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ChangingMinds Blog! > Blog Archive > 23-Oct-09

 


Friday 23-October-09

Engaging with The Body Shop

The Body Shop are a UK-based sustainable cosmetics company that is a perennial High Street favourite with the ethically minded. Founded when the green movement was seen as a bunch of cranks, it got popular with its 'good' philosophy, no-nonsense products, simple packaging and reasonable pricing. Since the death of its founder, Anita Roddick, I've not seen too much of them and, a statistic of one, my wife no longer shops there. But they're still battling on. 

A powerful advert from them that I saw today showed six bottles of assorted lotions, each with a different smell and base, and asked readers to choose which one to 'save'. And you can indeed vote here if you're interested. The idea is that the variants that are voted for most will be kept on the shelves whilst the others are retired.

So what's going on? The Body Shop could easily find out which are the most popular products by looking at their sales figures. What they are doing is borrowing from a principle that has been used a lot on TV recently, from reality shows to talent contests. By involving readers in the keep-or-retire decision,. the company starts to bond the customers, increasing loyalty and the likelihood of re-purchase, especially the voted-for product. When we vote, we feel we must be consistent also with our actions, so we buy the product to show ourselves that we really do care. They are also using the scarcity principle in reminding us that if we do not vote then we will lose the opportunity to buy something we like. The banner shouts 'They're back, at adorable prices', and the 3.99 price is proudly displayed in red heart, glorifying rather than hiding the price and implying (with subtle brand leverage) that it is all good (I have no idea if this is a good deal, but it looks like it). 'Vote to keep your favourite' it then says, with a neat assumption that you indeed have a favourite. 'I (heart) the Body Shop' it concludes, bonding you tighter again.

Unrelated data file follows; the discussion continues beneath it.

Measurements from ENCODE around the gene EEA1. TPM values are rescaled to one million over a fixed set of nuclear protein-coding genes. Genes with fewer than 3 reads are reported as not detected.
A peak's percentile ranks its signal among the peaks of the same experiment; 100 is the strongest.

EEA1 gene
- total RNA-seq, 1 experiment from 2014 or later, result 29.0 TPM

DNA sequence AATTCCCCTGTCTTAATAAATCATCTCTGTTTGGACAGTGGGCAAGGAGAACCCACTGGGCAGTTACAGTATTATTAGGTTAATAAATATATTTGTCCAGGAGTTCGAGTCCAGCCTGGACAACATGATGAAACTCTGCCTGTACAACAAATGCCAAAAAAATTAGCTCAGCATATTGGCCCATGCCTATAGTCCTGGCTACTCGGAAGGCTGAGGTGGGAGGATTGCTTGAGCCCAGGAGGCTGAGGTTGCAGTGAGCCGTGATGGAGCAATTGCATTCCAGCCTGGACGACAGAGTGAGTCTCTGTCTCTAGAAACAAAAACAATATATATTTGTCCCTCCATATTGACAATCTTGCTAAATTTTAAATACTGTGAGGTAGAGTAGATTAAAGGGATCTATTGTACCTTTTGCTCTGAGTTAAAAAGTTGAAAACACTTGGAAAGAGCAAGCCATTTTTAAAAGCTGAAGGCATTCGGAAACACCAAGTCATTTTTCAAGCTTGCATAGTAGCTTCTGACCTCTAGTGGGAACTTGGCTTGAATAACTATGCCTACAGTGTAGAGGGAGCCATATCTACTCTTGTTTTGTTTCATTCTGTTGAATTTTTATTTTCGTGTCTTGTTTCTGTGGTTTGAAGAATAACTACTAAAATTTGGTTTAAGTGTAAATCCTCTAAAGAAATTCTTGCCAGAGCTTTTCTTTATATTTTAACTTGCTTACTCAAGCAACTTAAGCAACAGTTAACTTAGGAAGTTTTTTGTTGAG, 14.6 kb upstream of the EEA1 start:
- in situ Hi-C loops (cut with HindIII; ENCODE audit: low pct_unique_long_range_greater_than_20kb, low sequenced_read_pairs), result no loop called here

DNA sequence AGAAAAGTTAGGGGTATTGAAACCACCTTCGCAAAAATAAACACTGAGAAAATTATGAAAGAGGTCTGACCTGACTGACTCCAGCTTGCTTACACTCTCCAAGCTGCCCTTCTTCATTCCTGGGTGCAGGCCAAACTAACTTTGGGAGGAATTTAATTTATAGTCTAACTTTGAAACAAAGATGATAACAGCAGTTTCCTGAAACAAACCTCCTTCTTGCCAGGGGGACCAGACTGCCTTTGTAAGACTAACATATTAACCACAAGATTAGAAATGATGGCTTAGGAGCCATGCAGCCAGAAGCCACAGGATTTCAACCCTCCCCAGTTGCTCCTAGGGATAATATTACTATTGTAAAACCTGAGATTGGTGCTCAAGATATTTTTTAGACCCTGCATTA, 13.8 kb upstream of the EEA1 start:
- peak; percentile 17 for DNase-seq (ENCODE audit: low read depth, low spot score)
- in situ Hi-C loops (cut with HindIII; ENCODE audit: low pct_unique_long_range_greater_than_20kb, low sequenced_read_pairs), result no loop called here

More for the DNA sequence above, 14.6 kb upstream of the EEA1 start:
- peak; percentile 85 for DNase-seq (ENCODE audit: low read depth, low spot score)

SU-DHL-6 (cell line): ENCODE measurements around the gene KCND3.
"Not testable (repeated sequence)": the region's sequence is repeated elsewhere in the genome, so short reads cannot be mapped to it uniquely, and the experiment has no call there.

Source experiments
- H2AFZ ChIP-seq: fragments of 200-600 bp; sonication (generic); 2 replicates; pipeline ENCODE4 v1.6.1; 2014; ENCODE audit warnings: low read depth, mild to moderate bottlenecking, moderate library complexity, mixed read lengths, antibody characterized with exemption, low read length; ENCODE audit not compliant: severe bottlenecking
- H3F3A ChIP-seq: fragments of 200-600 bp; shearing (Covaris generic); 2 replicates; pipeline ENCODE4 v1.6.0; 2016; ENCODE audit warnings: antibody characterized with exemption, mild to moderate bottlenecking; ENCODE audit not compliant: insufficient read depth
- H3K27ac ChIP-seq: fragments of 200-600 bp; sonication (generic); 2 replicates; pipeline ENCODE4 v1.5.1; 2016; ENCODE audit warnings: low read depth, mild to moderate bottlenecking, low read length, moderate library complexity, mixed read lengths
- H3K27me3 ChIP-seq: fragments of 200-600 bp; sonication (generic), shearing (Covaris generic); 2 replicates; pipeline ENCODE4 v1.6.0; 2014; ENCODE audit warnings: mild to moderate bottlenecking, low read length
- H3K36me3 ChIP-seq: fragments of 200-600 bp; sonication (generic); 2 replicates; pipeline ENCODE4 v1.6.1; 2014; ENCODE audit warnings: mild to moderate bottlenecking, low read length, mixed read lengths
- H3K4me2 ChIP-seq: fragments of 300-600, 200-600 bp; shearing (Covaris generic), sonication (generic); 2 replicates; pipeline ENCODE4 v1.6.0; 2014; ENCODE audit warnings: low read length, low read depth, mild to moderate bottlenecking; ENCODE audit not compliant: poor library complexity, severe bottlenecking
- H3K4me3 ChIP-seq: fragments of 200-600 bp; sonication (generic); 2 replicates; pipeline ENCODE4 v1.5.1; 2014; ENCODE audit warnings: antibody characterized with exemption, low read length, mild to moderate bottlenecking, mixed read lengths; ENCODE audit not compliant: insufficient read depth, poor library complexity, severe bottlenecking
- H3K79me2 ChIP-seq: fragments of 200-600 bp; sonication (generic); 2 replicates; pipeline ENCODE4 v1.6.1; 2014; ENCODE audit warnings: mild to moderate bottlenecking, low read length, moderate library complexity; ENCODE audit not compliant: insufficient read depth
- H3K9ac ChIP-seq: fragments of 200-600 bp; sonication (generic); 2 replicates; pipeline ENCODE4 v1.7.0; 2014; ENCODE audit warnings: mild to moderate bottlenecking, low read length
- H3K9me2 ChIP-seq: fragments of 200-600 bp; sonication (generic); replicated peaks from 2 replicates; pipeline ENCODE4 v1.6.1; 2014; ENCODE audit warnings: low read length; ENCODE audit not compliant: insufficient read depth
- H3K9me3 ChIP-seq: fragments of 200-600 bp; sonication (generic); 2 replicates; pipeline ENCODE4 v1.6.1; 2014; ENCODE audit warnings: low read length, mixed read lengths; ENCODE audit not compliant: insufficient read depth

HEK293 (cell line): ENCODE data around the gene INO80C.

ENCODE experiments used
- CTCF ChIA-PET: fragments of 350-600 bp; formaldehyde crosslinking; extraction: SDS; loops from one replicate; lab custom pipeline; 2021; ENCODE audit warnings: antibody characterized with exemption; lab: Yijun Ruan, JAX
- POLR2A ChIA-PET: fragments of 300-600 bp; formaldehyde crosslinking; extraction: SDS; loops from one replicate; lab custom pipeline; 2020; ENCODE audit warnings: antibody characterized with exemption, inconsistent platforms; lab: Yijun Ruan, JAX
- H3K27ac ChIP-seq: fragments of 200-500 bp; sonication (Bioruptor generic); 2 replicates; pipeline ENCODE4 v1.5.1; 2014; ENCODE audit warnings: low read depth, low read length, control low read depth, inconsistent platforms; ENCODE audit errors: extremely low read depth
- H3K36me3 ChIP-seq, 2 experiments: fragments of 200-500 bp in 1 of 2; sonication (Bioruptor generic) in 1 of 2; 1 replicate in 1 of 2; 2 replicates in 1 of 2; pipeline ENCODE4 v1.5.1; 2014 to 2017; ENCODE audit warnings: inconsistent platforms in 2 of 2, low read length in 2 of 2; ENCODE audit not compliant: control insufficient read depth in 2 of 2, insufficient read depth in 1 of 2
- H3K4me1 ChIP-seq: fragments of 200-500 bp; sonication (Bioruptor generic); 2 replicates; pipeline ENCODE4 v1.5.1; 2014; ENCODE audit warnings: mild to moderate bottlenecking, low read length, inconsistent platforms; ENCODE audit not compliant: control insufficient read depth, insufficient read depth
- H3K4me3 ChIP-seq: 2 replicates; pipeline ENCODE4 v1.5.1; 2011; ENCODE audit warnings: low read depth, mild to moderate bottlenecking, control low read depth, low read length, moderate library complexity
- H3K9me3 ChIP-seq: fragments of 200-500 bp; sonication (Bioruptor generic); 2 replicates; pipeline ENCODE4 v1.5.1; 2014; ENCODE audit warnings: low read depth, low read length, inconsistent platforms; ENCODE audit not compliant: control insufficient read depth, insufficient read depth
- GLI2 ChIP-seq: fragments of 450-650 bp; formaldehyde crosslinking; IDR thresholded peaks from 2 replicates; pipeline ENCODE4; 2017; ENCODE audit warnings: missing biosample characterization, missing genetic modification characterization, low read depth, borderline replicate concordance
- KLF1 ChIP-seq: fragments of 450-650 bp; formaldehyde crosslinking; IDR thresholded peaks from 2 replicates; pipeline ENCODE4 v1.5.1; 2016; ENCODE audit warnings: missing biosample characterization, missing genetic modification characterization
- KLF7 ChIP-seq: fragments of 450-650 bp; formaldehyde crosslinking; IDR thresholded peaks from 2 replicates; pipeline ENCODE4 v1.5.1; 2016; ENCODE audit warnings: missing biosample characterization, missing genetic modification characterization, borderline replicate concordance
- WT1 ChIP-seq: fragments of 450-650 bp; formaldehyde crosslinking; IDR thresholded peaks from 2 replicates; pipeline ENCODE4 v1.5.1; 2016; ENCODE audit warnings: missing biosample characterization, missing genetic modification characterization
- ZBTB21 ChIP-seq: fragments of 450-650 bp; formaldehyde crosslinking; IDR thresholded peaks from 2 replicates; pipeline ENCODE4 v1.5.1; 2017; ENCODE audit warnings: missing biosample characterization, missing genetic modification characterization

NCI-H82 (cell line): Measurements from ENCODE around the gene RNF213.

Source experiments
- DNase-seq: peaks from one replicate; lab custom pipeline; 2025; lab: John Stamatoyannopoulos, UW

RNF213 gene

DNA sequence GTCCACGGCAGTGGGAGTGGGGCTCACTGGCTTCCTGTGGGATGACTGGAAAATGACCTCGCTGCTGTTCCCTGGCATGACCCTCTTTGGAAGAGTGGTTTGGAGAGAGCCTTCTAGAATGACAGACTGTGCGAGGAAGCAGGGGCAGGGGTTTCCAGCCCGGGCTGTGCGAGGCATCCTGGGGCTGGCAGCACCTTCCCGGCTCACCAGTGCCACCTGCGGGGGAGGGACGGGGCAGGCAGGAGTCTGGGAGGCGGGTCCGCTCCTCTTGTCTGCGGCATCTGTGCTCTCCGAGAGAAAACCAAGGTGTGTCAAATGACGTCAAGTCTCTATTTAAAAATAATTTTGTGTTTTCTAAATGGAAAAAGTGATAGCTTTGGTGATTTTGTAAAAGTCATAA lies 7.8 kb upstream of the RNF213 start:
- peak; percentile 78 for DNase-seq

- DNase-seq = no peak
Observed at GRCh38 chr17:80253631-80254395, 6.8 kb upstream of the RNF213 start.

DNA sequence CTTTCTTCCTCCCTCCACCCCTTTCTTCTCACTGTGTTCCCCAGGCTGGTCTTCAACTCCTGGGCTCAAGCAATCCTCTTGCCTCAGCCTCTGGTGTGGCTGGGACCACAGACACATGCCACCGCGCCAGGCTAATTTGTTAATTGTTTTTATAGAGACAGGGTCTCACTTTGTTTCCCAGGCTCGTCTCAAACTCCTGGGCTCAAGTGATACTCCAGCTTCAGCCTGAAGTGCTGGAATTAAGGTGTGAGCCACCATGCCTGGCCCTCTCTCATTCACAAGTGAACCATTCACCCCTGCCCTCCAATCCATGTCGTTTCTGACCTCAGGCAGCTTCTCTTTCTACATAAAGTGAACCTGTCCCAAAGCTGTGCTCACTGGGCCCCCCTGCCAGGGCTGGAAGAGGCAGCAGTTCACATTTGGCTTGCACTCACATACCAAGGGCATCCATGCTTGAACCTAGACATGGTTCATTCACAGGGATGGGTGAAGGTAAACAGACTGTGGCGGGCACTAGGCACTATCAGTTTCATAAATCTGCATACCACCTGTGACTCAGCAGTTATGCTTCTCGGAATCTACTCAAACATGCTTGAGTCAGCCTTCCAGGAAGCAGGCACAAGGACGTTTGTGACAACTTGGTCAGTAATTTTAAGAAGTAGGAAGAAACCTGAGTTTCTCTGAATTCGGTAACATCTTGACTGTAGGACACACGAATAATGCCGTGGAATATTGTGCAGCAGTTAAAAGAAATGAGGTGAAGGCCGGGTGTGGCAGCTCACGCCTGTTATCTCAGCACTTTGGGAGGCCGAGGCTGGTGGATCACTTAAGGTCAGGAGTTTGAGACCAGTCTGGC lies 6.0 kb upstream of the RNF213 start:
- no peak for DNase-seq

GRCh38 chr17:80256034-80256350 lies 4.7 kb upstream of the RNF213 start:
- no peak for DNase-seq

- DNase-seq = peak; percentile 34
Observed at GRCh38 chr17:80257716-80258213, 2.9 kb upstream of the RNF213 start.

With such a battery of persuasive methods, one might wonder at the how ethical the advert is.

Interestingly, to vote properly, you would have to buy all six bottles and try them out, which could easily take longer than the campaign is running. Actually it does not matter and many people will just be drawn to the shops by curiosity. I might even pop in myself.

 


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